A guide to setting up Makulu 6 in Virtualbox


I received a request a while back asking me to review Makulu 6. I have decided to write 2 articles about Makulu 6 as it is quite involved.
This article shows how to set up Makulu 6 in Virtualbox as this is a good way to try it out before committing to it. 
Before I begin there is a quick spoiler alert for my next Makulu 6 article which will be a full review. Makulu 6 is very good. The artwork is truly brilliant. Anybody who tried out Fuduntu after I reviewed it will appreciate how good the wallpapers were within Fuduntu.
It is fair to say that Makulu just makes you want to use it because it looks really good. I don’t believe in style over functionality as a general rule but first impressions do count and Makulu leaves a great first impression.
If you don’t believe me, follow these steps to try Makulu 6 in Virtualbox. There are a lot of steps but there is nothing too challenging and it is very much worth it.

How to get Oracle Virtualbox

You can download Oracle Virtualbox from https://www.virtualbox.org/
If you are using Linux then you should be able to use the package manager of your current distribution to install Virtualbox.

Download Makulu Linux

You can download Makulu Linux 6 from http://www.makululinux.com/mate.htm.
The actual links are at the bottom of the page.

Create a Virtual Drive for Makulu

Within Oracle Virtualbox click the “New” icon.
In the name box give the new machine a name and set the type to Linux.
Set the version to 32-bit if you have a 32-bit computer and 64-bit if you have a 64-bit computer.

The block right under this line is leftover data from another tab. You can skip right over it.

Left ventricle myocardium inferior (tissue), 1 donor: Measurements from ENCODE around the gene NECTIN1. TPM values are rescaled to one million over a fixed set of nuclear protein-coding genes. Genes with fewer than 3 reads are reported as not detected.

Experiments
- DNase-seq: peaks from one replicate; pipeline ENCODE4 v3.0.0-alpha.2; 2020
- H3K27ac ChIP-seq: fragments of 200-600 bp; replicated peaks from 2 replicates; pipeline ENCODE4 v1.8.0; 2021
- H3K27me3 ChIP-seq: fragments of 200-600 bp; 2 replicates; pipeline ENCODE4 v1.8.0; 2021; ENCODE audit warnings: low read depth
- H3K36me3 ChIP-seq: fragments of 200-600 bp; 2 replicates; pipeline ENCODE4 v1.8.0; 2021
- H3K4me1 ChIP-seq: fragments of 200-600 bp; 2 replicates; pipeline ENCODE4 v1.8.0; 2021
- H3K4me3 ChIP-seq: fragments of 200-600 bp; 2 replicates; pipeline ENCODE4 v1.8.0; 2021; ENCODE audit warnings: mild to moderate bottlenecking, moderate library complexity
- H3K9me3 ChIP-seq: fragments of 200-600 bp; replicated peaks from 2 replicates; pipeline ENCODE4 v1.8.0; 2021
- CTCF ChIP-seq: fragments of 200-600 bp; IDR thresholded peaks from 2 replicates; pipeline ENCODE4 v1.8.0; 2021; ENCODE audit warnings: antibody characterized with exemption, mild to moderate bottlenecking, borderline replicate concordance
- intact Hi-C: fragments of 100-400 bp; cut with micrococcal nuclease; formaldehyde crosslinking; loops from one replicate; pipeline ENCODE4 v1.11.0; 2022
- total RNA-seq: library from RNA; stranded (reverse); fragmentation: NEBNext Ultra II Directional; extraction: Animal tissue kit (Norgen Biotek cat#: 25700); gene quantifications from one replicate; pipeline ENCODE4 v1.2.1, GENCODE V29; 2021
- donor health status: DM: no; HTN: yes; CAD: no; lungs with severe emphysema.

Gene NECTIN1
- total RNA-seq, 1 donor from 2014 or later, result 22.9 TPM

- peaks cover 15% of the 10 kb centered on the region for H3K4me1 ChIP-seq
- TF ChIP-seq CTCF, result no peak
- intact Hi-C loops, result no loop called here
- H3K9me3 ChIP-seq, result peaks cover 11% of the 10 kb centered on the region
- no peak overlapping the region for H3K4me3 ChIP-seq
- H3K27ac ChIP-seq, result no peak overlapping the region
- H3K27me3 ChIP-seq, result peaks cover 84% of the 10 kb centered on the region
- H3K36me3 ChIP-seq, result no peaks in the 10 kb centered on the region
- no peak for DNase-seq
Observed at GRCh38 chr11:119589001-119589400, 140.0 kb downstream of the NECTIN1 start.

Click “Next” to continue.
You will now be required to allocate memory to the virtual machine. In general you should give as much as you can afford to give without killing the host machine.
The minimum specifications for Makulu Linux are as follows:
512 megabytes of RAM, 32-bit PAE enabled processor and 8.5 gigabytes of hard drive space.
512 is the bare minimum. I would recommend at least 1 gigabyte RAM.
After allocating memory to the virtual machine you will asked to set up a virtual hard drive.
Click the “Create a virtual hard now” button to create a new hard drive.
Click “Create” to continue.
You will be required to choose the type of hard drive you want to create.
Unless you have a reason not to I would leave the default “VDI” checked and click “Next”.
Visit http://www.virtualbox.org/manual/ch05.html if you want to know when and why you would use the other options.
The next thing to choose is whether you want to create a dynamically allocated drive or a fixed drive.
A dynamic drive will start small and will grow as required until you hit the limit set in the next step.
A fixed drive will allocate all the space straight away. 
A fixed drive performs better because it doesn’t have to spend time allocating space.
Allocate as much disk space as you think you will require when using Makulu.
The minimum is 8.5 gigabytes according to the Makulu website. I would recommend a minimum of 20 gigabytes if you can get away with it.
Click “Create” to continue.
Your virtual machine will now be created. You will need to set up further settings for Makulu to work properly.
Click on the “Makulu” virtual machine that you created and click “Settings”.
There are a number of sections on the left hand side. Choose the “System” tab and then select the “Processor” tab.
Check the “Extended features: Enable PAE/NX” checkbox.